Unwanted out of hours emailsBBC News Online reported last week a call by trade union Prospect for the Government to legislate to “ban out of hours emails from bosses” or, beneath the headline, to “ban bosses from routinely emailing or calling outside set working hours“.  This looks like the proposed introduction into English law of the “right to disconnect” seen in a number of other countries, but for the reasons below, there seems little or no chance of its making the cut for the Employment Bill due out later this year.

Prospect’s Guidance to Union Activists as issued last month and now available on its website clearly represents the product of some considerable thought on the question, running to 18 pages of statistics, surveys, suggestions and overseas practice, which makes it a reasonably useful source of reference if you want to know more on this topic.  Most importantly, it is also unusually balanced for trade union guidance, recognising that there are advantages as well as disadvantages to the ability to email and be emailed out of hours.  As a result, after some initially uncompromising language, you find on page 12 of the guidance that despite the BBC headlines, Prospect doesn’t actually want the Government to ban anything, only to introduce a French-style obligation on employers to consult annually on ground-rules about out of hours contact with employees, as set out here.

The Guidance notes CIPD reports that 30% of employees see remote access to the workplace as empowering, 41% as its helping them to manage their workloads, and 51% as its assisting them to work flexibly.  On the face of it, whether you work remotely has little connection with whether you are concerned by out of hours emails from your managers.  The link arises through studies showing that the line between home and work, on-time and off-time, is significantly blurred by homeworking, all the more so if your workplace is not a physically distinct room but the same place where you eat or relax or play with the children.  Prospect’s Guidance notes the attendant risks for workers – unrewarded overtime, work intensity, always-on culture, mental health and diversity impacts and the rather less convincing “remote or digital bullying” and “growth in monitoring or surveillance technology”.

Hence the suggestion of some form of “right to disconnect”, but what would that right look like in the first place?  Prospect’s starter for 10 is the seemingly unqualified right “not to receive or answer any work-related emails, calls or messages outside employees’ normal working hours“.  However, it then immediately softens that position by quoting three principles used in the Irish approach to this question:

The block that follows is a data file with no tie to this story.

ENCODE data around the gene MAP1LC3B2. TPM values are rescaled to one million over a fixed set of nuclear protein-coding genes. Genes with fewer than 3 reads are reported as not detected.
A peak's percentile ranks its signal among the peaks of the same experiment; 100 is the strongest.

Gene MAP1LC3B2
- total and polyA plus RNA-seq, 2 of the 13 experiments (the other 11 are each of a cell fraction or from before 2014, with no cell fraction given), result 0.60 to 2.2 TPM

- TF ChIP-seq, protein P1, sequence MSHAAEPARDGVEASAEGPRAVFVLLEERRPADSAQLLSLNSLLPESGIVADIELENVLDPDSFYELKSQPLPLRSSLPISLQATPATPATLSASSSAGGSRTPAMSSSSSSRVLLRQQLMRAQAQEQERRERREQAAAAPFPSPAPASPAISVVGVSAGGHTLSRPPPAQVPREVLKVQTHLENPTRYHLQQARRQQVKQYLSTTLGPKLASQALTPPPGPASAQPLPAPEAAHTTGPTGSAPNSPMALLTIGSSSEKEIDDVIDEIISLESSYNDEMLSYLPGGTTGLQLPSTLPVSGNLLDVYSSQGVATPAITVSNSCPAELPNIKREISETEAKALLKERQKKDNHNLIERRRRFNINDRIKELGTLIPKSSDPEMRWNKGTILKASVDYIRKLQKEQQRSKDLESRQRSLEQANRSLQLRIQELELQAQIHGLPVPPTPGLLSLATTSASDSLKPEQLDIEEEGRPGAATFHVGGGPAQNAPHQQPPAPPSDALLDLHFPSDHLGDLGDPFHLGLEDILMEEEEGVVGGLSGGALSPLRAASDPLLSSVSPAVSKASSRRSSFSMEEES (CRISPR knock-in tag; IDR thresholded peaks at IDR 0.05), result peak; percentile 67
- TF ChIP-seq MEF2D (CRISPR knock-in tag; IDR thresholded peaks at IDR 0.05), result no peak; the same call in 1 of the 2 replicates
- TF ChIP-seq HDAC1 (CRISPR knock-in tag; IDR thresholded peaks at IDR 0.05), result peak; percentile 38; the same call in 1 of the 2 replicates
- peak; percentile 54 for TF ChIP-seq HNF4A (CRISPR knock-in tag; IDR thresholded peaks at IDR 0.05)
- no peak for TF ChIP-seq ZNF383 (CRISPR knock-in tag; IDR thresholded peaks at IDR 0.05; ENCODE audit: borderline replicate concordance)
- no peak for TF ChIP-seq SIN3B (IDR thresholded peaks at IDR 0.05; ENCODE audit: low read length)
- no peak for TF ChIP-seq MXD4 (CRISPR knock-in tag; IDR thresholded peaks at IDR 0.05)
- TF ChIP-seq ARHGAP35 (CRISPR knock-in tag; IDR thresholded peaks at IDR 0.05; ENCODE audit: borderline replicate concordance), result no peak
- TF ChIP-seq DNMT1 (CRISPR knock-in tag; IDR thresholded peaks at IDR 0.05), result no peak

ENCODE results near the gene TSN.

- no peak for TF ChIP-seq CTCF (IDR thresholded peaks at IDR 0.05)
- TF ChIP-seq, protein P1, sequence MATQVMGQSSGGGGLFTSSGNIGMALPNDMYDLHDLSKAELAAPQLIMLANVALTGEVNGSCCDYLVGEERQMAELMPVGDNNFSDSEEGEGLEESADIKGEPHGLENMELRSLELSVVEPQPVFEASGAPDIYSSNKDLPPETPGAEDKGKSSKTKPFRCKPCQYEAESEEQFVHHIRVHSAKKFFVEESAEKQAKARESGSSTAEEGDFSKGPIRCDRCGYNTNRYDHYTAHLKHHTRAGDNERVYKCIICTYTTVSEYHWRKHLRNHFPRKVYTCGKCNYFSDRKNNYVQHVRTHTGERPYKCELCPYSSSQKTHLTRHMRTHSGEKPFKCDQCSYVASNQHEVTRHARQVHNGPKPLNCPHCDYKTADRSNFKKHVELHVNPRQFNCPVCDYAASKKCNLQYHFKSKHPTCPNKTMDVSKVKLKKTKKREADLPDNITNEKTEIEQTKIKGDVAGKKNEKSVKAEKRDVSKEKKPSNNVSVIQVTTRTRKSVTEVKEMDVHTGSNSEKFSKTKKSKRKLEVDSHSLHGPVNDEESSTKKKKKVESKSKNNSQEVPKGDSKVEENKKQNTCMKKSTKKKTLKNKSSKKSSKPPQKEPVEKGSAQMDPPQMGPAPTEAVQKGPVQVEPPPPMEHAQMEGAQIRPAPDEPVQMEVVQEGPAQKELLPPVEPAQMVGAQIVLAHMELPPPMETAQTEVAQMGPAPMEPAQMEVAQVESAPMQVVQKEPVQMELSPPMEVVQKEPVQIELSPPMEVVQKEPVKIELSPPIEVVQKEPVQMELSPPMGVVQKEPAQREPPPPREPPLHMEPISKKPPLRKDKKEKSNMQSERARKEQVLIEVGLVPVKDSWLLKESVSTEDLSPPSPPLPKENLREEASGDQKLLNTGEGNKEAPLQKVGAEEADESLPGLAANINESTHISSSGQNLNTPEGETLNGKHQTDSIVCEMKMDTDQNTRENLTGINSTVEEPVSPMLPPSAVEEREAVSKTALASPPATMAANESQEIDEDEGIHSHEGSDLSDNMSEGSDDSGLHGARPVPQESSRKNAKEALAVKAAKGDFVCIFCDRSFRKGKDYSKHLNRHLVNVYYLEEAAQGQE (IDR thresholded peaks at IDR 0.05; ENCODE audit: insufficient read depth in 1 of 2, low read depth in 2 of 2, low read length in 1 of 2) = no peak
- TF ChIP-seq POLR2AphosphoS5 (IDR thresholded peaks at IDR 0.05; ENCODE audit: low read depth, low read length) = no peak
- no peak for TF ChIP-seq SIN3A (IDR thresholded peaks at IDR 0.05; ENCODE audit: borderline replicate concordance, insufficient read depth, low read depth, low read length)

• the right to not routinely perform work outside normal working hours;
  • the right not to be penalised for refusing to attend to work matters outside those hours; and
  • the duty to respect another’s right to disconnect by not routinely calling or emailing them outside those hours.

There is no attempt in any of this to define “routinely”, nor indeed to suggest what counts as “normal working hours” if your contract contains the very usual obligation to do, say, 9-to-5 “plus such other hours as are reasonably required for the proper performance of your duties” and your pay reflects that obligation.  It cannot realistically require a total black-out on communications from your manager because then you would not receive the non-routine emails which genuinely do need dealing with out of hours. There is also no light shed on what is meant by “penalising” – if it means being subject to disciplinary action, then usually fair enough, but if it is a reference to not being subject to any disadvantage relative to those who are willing to work at after hours, then that is a different thing. It could not be intended by Prospect that an employer could not reward those who worked harder for it by giving up some of their evening, whether that reward was by money or opportunity or advancement – indeed, one of its concerns relates expressly to unpaid overtime so it could hardly complain if that extra time led to some extra benefit in return.